The Way the Waves Break
by Benjamin J. Law
Jack stares up at the arcuate rafters and the round stained-glass window in the far wall. “Looks like a church,” he tells Grandma Genie as she prods him through the vacant house.
“Been sittin’ empty for an age,” she says. “I’d bet it’s too dusty for God’s kind.” She touches a wall lovingly and scans the space Jack assumes is the main living room. “Haven’t been willin’ to give it up.”
“Why now?” Jack asks in a yawn, the morning hour too early for his liking.
“Got a friend that’s a bit lost — needs a place to rest for a while.”
“I told you, I’m not lost–”
“Don’t BS me, boy,” Grandma Genie speaks over him. Jack shrinks away, his shoulders rising to his ears. “I may be goin’ blind, but I’ve seen more than you could know. You, Junior, are a lost man. ‘Least, you feel lost.” Jack doesn’t respond. “Look now, I don’t know what happened between you and the lady in your picture–”
“And you don’t need to know,” Jack snaps. “No one needs to know, or needs to talk about it.” He clenches his fists and turns towards a panel of windows in one of the walls. Grandma Genie stays where she is, watching Jack quietly.
“What I was gonna say,” Grandma Genie continues after a few minutes, now in a much softer voice, “is that my daughter used to say that the waves in the ocean always travel with the moon’s light. Whether the moon is visible or lost among the clouds, those waves are gonna get where they’re going — if they know it or not…” She moves to Jack’s side, staring out the window with him at the sliver of ocean visible between the two neighboring homes. “The position of that moon doesn’t decide if the waves will break, Junior, but only the way the waves break. You’ve lost your light now, son, but you’ll reach the sands yet.”
Jack turns his head to the ground, and a tear rolls out from behind his sunglasses. He opens his mouth as if to speak, but closes it before he can muster any words.
“I’ll leave you be, and you can think about the house,” Grandma Genie says softly and pats Jack’s shoulder before walking towards the front door.
“Fran,” Jack says, bringing Grandma Genie to a halt. “Is she your granddaughter?”
“No, sir. I adopted her as my own when her mother passed away. The father’s location was unknown, has been since before her birth. Why you askin’?”
“She saved my life,” Jack answers tearfully. “Thought you should know.”
“She what?” Grandma Genie puts her hands on her hips as if to prepare for impact. Jack remains quiet for a long time.
“I’d stopped here because…” Jack pauses again to take a deep breath. “I’d always loved the ocean. And I — I thought it’d be a nice place to die.”
Grandma Genie covers her mouth knowingly. “Junior, you–”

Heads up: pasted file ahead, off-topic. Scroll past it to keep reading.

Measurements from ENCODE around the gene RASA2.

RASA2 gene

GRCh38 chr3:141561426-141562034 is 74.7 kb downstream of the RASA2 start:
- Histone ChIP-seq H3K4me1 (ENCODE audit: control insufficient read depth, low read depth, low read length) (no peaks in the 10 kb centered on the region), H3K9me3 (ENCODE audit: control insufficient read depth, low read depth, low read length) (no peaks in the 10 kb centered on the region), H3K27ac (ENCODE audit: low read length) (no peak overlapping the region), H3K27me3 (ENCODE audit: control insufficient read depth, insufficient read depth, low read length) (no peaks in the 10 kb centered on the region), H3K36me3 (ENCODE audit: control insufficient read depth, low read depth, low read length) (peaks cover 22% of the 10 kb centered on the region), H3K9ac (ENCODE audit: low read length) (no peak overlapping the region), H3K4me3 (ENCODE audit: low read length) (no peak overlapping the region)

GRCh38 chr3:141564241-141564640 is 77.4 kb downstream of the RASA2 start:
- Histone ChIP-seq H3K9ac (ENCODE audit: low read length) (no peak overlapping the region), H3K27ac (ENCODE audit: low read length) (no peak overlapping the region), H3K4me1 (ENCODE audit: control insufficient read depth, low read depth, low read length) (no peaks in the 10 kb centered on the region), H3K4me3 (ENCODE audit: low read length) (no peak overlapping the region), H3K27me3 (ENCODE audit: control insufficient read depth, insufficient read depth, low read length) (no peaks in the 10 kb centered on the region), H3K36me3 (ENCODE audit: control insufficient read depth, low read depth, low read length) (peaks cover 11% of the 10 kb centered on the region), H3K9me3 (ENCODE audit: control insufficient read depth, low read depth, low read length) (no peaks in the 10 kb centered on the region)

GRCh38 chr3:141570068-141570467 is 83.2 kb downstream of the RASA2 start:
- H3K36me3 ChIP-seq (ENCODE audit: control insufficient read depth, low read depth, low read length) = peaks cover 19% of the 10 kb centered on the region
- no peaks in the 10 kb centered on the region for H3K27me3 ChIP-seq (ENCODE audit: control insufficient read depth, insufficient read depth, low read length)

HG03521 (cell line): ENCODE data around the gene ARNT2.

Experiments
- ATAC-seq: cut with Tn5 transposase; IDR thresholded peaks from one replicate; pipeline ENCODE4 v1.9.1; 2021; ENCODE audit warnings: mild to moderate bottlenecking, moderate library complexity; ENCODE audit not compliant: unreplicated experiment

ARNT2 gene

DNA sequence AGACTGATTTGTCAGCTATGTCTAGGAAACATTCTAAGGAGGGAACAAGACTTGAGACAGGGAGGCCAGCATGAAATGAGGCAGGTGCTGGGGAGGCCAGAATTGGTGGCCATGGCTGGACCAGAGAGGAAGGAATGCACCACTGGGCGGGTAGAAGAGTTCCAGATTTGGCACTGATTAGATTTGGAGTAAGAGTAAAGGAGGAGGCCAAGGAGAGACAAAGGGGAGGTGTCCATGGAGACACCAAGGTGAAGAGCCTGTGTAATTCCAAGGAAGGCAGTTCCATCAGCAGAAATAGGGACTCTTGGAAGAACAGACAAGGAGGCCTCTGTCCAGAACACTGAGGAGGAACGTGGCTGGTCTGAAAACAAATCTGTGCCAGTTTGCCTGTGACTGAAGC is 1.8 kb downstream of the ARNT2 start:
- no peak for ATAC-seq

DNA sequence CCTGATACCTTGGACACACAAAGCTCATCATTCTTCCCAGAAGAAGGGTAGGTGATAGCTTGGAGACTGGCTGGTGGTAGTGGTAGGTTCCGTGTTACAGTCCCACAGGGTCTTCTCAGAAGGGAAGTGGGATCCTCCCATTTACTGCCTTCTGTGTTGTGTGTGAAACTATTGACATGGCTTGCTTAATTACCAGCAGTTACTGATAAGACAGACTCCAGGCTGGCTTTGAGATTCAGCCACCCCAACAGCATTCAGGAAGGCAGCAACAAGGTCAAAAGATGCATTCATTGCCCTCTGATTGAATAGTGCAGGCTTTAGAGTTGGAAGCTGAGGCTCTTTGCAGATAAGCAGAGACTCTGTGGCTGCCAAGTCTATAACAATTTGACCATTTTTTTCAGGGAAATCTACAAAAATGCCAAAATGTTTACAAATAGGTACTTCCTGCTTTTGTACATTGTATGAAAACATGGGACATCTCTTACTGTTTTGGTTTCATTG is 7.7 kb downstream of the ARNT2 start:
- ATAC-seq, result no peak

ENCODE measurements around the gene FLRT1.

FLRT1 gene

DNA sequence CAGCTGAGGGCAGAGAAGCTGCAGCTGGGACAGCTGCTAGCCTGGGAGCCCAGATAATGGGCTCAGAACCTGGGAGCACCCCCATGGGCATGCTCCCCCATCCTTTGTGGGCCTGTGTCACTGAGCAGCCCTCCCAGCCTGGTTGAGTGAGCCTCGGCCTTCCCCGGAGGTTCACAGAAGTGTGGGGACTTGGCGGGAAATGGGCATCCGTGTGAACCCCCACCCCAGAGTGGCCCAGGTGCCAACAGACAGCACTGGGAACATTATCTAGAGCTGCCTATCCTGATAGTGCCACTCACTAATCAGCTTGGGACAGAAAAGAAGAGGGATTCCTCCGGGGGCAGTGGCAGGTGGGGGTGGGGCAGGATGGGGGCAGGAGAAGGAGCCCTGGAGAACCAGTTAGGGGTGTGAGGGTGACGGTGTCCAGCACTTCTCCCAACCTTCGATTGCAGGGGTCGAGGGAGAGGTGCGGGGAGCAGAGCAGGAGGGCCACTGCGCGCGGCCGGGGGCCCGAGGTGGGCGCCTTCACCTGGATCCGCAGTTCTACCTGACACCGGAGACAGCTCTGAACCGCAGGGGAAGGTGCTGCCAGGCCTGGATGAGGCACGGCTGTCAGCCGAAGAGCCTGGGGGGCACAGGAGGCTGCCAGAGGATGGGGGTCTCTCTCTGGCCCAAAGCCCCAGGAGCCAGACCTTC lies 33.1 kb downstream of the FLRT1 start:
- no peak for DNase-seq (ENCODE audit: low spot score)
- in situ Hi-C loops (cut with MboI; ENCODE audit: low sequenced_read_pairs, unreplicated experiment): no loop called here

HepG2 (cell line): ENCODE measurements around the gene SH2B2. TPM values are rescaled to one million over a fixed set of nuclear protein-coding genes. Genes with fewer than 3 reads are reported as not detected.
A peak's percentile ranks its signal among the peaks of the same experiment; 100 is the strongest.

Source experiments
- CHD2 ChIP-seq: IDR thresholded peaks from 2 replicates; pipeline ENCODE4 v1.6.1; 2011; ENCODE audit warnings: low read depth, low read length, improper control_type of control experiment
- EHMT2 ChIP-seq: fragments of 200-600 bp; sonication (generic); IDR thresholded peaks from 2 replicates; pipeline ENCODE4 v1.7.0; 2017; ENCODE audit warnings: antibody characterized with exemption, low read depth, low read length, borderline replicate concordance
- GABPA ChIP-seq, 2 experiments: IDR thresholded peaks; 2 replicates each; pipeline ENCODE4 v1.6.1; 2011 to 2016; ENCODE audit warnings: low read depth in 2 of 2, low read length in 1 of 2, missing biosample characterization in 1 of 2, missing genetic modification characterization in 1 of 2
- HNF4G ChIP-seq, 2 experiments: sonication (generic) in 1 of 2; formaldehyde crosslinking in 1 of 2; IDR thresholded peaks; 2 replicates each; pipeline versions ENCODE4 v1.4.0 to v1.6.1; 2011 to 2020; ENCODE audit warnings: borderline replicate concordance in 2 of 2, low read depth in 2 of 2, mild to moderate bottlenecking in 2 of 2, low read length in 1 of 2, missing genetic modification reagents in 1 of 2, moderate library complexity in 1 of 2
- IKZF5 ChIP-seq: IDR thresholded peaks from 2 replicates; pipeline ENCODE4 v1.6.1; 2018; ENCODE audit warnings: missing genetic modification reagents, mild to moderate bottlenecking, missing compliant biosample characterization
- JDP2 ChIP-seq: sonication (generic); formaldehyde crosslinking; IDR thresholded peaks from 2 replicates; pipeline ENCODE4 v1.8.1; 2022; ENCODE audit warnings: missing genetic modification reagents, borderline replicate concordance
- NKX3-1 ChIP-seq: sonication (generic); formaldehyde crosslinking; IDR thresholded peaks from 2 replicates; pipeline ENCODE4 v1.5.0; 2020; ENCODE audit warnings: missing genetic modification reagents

“I was enjoying a few moments of sun before venturing out to sea, hoping to never return. And then Fran came up to me, as aggravating as could be, and forced me up for some lunch… Truth is, my wife didn’t leave me,” Jack admits, turning to meet Grandma Genie’s eyes. Slowly, with shaking hands, he removes his glasses to reveal a deep cut over his empty left eye socket. “I left her and lost everything because no one would believe that I was the one getting abused. The only thing that anyone ever said to me was that I should be a man. But I was weak, and…” Jack pauses, turning away from Grandma Genie again. “And, yeah, I guess I’ve been lost for a long time.”
“Well, son,” Grandma Genie breathes weepily, but before she can continue Fran trots into the room munching on a bag of chips. Jack swiftly puts his glasses back on and wipes away his tears.
“So, you’re staying?” Fran says, smiling with a mouthful of cheese powder.
Jack looks at Grandma Genie, who only smirks.
“Yeah,” Jack says coolly. “Yeah, Fran, I’m staying…”
“Sweet,” Fran pumps her fists. “I’ll tell Kevin, too.”
“Rocco,” Grandma Genie calls after Fran, but not before the girl is long gone. “That darned Kevin,” she mumbles. “I can only pray he gets eaten by a big fish one of these days.”
“Why?” Jack asks, hiding his smile.
“Why? Because a small fish couldn’t handle him.” Grandma Genie grunts and goes after Fran as fast as she can. Jack laughs and spins around in a slow circle to look at his new home. He’s just taking a deep breath of the air when he hears a loud scuttle and a thud.
“Grandma Genie?” He calls. No response comes. Curious enough to pull him away from the windows, he ventures out of the living room and finds the front door swinging loosely. “You there?” He continues on, reaching the doorway before his feet stumble to a halt at the sight of Grandma Genie lying on her back on the walkway. He jumps forward, falling to his knees at her side. “Hey, you okay? Oh, come on. Not now.” He turns her head towards him and his lip starts to quiver. Her face is uneven, dropping on the left side. “No, no, no,” Jack mutters. “Help!” He yells out to the street. “Someone help me!”
“What happened?” Fran’s voice comes sputtering from down the street. Jack spins around, seeing her sprinting towards them with Kevin close behind. “Grandma Genie, whatchu doin’?” Fran shouts as she reaches the old woman and collapses at her side.
“Wait, Rocco, back up,” Kevin says in a panicked voice as he gently pulls a struggling Fran back by her shoulders.
“Don’t touch me!” Fran growls, yanking away from him.
“I got her,” Jack offers breathlessly and throws his arm around Fran. Kevin pulls out his phone and madly dials 911. “It’s gonna be okay, Fran. Don’t worry. It’s gonna be okay.” Jack squeezes Fran as tight as he can. “It’s gonna be okay.”